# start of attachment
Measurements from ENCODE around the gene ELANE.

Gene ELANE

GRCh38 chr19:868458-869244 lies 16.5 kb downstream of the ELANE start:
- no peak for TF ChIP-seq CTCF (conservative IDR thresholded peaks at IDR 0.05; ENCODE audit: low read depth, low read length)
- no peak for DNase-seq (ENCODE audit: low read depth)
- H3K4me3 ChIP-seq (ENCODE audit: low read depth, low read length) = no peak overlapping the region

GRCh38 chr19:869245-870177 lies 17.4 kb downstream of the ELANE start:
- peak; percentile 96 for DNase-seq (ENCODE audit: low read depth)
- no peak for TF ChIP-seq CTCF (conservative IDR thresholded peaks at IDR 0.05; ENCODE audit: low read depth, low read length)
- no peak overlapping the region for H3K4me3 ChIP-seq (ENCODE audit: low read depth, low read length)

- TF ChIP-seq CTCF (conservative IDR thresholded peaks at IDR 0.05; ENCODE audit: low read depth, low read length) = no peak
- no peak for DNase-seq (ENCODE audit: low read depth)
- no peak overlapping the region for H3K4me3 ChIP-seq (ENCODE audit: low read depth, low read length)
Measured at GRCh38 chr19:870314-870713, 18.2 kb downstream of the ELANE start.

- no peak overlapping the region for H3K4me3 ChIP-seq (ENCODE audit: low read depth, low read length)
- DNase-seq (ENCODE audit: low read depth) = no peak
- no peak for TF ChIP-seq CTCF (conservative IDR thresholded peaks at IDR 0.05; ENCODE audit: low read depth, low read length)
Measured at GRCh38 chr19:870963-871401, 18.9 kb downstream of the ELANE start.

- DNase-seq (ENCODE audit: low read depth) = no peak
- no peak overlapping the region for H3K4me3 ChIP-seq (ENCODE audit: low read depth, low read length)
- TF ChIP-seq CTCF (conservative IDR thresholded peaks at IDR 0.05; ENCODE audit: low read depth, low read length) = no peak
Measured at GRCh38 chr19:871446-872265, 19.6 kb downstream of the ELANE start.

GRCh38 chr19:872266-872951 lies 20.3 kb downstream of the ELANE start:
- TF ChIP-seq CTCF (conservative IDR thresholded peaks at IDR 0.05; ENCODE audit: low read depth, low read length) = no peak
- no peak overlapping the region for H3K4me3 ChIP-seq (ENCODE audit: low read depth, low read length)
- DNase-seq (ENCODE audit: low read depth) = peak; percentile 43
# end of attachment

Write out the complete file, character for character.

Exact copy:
Measurements from ENCODE around the gene ELANE.

Gene ELANE

GRCh38 chr19:868458-869244 lies 16.5 kb downstream of the ELANE start:
- no peak for TF ChIP-seq CTCF (conservative IDR thresholded peaks at IDR 0.05; ENCODE audit: low read depth, low read length)
- no peak for DNase-seq (ENCODE audit: low read depth)
- H3K4me3 ChIP-seq (ENCODE audit: low read depth, low read length) = no peak overlapping the region

GRCh38 chr19:869245-870177 lies 17.4 kb downstream of the ELANE start:
- peak; percentile 96 for DNase-seq (ENCODE audit: low read depth)
- no peak for TF ChIP-seq CTCF (conservative IDR thresholded peaks at IDR 0.05; ENCODE audit: low read depth, low read length)
- no peak overlapping the region for H3K4me3 ChIP-seq (ENCODE audit: low read depth, low read length)

- TF ChIP-seq CTCF (conservative IDR thresholded peaks at IDR 0.05; ENCODE audit: low read depth, low read length) = no peak
- no peak for DNase-seq (ENCODE audit: low read depth)
- no peak overlapping the region for H3K4me3 ChIP-seq (ENCODE audit: low read depth, low read length)
Measured at GRCh38 chr19:870314-870713, 18.2 kb downstream of the ELANE start.

- no peak overlapping the region for H3K4me3 ChIP-seq (ENCODE audit: low read depth, low read length)
- DNase-seq (ENCODE audit: low read depth) = no peak
- no peak for TF ChIP-seq CTCF (conservative IDR thresholded peaks at IDR 0.05; ENCODE audit: low read depth, low read length)
Measured at GRCh38 chr19:870963-871401, 18.9 kb downstream of the ELANE start.

- DNase-seq (ENCODE audit: low read depth) = no peak
- no peak overlapping the region for H3K4me3 ChIP-seq (ENCODE audit: low read depth, low read length)
- TF ChIP-seq CTCF (conservative IDR thresholded peaks at IDR 0.05; ENCODE audit: low read depth, low read length) = no peak
Measured at GRCh38 chr19:871446-872265, 19.6 kb downstream of the ELANE start.

GRCh38 chr19:872266-872951 lies 20.3 kb downstream of the ELANE start:
- TF ChIP-seq CTCF (conservative IDR thresholded peaks at IDR 0.05; ENCODE audit: low read depth, low read length) = no peak
- no peak overlapping the region for H3K4me3 ChIP-seq (ENCODE audit: low read depth, low read length)
- DNase-seq (ENCODE audit: low read depth) = peak; percentile 43